With this context, the demarcation of what Section 107 and Section 120-A cover should be clear. Both criminalise agreements (read conspiracies) to do a thing where some act/illegal omission is committed in pursuance thereof. But Section 120-A also creates an exception for this act/illegal omission requirement, where the conspiracy involves an agreement to commit an offence.

Judicial Appreciation of the Problem
The existence of two separate frameworks criminalising conspiracies was not lost on the courts. Different High Courts came to the conclusion that having Section 107 IPC together with Sections 120-A and 120-B IPC curtailed the application of the latter. Section 120-A was found to be applicable only where the allegations involved a conspiracy without any commission of substantive offences. As soon as any act/illegal omission occurred towards commission of the offence, the case became one of abetment and excluded Section 120-A IPC. This view was held by the Madras High Court in Re Mallimoggala Venkatramiah & Ors. [AIR 1938 Mad 130], by the Patna High Court in Jugeshwar Singh v. Emperor [AIR 1936 Pat 346], and also in S. Satyanarayana v. Emperor [AIR 1944 Pat 67].

This, in my opinion, was a smart move that prevented Section 107 from being rendered completely otiose. What's more, it also led to understanding the 'offence' of conspiracy under Section 120-A in tune with its purportedly inchoate nature. Even in the Law Commission Reports lamenting Section 107 IPC, we find conspiracy is characterised as an inchoate offence. By restricting charges under Section 120-B to cases where there was nothing but a conspiracy, the High Courts merely reinforced this logic. After all, if a person committed an offence pursuant to a conspiracy, it made little sense to charge him for the original inchoate crime too. It made more sense to hold persons liable as abettors, rather than conspirators.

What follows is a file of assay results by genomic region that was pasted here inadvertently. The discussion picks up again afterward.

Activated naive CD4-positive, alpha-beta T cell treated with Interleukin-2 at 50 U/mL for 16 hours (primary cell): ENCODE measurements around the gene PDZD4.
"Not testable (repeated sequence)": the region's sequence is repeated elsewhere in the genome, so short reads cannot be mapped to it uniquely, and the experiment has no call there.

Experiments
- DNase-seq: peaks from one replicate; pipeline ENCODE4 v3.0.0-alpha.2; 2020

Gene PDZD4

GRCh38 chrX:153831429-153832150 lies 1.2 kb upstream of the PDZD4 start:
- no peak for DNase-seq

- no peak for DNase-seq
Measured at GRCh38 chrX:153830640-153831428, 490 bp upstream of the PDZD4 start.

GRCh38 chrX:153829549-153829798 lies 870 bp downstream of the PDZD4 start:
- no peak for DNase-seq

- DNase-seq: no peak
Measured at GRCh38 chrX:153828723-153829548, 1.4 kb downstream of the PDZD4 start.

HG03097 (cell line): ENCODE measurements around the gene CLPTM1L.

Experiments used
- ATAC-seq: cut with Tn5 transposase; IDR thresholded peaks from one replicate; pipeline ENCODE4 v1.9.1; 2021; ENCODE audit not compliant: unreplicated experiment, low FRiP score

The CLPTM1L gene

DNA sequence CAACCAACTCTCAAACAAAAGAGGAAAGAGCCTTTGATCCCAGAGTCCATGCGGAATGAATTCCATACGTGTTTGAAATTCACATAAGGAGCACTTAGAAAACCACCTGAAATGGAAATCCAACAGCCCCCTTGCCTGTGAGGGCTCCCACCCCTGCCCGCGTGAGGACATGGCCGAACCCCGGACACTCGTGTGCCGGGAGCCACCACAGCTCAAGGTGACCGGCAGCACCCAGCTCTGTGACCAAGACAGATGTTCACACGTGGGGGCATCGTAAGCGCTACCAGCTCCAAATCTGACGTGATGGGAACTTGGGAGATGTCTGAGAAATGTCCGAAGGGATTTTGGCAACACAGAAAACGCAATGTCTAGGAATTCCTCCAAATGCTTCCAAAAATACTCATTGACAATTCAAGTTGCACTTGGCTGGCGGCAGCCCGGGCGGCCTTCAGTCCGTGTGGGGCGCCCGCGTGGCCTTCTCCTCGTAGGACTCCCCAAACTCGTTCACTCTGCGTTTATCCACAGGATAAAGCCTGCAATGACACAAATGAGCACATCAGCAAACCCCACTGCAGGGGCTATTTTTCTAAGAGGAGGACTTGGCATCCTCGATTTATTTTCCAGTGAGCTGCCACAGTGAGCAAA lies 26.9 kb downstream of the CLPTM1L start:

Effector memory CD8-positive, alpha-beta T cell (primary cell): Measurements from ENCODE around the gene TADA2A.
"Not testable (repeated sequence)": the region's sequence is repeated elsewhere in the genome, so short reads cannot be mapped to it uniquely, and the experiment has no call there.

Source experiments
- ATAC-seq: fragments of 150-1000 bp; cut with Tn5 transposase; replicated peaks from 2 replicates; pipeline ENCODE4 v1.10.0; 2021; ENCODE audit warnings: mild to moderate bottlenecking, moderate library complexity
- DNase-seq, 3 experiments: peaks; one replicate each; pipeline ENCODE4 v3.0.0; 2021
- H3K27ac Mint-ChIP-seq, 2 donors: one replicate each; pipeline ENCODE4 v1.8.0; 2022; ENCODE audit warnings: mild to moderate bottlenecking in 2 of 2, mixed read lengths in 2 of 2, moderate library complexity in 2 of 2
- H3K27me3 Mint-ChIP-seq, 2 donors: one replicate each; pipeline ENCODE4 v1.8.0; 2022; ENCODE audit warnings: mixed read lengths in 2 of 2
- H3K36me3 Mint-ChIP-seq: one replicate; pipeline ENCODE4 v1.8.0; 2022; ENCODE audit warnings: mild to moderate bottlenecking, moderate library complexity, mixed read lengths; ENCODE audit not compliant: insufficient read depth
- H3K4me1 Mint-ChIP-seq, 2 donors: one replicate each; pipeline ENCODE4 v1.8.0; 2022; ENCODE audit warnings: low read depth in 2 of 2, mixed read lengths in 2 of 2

Conclusion - An Opportunity Lost?
India's unintentionally unique statutory framework allows for a lot of clarity in employing conspiracy. There is significant literature in the USA criticising the broad nature of the conspiracy offence, and how it remains separately chargeable despite the main offence having been committed in execution of the conspiracy. Here, the combination of Section 107 IPC and Section 120-A IPC allowed Indian courts to restrict conspiracy to a purely inchoate offence. The prosecutors didn't lose much either, as they could use the abetment route to rope in the various persons jointly liable.

That there is perhaps no decision today that questions the usage of Section 120-B where offences committed pursuant to a conspiracy are complete shows how the logic that I advertise has been significantly brushed aside. Rather than having a line of cases where the boundaries of Section 120-B were clearly drawn out, we find that today the opinion of the Law Commission seems to have become received wisdom. An opportunity lost, then, for the IPC provided a unique solution to some common problems faced by various jurisdictions while prosecuting conspiracies.